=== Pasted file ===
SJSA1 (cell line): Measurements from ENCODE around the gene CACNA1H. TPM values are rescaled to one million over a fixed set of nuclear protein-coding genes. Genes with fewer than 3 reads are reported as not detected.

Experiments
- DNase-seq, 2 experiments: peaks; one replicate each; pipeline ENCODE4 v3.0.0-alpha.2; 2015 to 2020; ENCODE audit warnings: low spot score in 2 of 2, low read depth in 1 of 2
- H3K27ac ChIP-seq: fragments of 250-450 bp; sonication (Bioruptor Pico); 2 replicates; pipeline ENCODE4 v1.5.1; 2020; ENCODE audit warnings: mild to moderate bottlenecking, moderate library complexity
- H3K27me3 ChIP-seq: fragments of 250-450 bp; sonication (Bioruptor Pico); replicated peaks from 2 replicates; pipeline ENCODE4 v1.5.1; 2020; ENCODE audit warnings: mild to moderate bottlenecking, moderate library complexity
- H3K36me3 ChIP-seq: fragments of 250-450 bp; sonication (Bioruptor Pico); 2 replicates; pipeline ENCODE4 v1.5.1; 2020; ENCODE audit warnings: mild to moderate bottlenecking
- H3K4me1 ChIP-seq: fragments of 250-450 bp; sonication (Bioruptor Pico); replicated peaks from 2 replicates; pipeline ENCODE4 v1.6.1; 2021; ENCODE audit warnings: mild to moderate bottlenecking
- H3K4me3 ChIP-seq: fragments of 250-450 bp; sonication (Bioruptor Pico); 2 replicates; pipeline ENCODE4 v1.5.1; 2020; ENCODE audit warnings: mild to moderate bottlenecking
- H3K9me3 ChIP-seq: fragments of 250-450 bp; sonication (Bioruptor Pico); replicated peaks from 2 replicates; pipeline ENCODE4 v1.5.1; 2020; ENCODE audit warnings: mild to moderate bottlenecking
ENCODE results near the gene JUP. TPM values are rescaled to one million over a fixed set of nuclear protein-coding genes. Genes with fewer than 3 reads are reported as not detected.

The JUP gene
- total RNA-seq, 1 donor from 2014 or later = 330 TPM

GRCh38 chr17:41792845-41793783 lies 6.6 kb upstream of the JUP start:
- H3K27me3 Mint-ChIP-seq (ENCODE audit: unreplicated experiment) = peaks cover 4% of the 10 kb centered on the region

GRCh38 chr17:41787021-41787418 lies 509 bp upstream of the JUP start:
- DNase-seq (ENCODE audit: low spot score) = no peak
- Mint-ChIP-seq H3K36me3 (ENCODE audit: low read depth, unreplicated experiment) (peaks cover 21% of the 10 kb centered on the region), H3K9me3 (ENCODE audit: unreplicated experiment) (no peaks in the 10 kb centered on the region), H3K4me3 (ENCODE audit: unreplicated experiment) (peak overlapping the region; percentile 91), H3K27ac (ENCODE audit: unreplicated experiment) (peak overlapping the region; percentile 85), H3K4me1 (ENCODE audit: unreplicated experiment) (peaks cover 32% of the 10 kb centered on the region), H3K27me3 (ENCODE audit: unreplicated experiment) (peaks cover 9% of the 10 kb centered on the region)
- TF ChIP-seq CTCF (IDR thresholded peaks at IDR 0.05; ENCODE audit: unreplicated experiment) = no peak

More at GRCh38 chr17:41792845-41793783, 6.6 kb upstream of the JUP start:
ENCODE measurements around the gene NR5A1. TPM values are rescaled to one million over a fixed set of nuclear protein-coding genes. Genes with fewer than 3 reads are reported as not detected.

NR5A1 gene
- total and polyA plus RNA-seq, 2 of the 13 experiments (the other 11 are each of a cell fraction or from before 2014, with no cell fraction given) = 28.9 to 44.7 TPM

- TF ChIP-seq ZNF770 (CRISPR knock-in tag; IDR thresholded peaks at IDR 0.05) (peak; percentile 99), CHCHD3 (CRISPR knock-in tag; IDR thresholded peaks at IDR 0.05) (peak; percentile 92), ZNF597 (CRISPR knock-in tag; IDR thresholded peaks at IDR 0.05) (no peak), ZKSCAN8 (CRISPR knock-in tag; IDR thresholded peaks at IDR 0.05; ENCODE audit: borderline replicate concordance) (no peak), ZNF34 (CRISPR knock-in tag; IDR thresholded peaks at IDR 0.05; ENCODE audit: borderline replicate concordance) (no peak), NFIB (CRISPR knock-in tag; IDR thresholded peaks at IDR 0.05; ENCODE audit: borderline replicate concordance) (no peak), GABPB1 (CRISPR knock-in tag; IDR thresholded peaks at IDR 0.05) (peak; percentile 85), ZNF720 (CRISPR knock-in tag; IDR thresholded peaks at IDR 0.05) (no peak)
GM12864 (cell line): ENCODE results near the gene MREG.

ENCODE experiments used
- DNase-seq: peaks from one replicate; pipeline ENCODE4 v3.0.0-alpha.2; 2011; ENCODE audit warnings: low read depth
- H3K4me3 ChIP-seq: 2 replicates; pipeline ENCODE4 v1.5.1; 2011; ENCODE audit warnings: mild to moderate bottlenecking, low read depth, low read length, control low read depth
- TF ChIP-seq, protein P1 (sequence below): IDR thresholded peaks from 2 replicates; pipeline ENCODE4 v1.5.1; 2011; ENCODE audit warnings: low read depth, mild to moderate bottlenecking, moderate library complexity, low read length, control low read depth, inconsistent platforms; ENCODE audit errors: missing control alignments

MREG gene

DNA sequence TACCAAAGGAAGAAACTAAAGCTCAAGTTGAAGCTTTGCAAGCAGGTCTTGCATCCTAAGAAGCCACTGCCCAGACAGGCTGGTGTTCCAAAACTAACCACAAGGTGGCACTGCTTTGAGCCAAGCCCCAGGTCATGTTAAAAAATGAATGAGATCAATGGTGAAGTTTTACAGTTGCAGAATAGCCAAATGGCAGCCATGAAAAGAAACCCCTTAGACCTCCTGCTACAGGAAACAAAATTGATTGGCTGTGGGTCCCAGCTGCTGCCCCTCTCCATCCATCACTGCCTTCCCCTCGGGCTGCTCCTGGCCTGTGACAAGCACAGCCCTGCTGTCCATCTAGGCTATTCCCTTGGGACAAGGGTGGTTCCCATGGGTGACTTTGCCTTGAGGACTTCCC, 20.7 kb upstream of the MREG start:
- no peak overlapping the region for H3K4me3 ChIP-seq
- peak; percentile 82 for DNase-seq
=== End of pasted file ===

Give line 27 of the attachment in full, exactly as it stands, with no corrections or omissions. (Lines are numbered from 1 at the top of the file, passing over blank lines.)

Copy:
- H3K4me3 ChIP-seq: 2 replicates; pipeline ENCODE4 v1.5.1; 2011; ENCODE audit warnings: mild to moderate bottlenecking, low read depth, low read length, control low read depth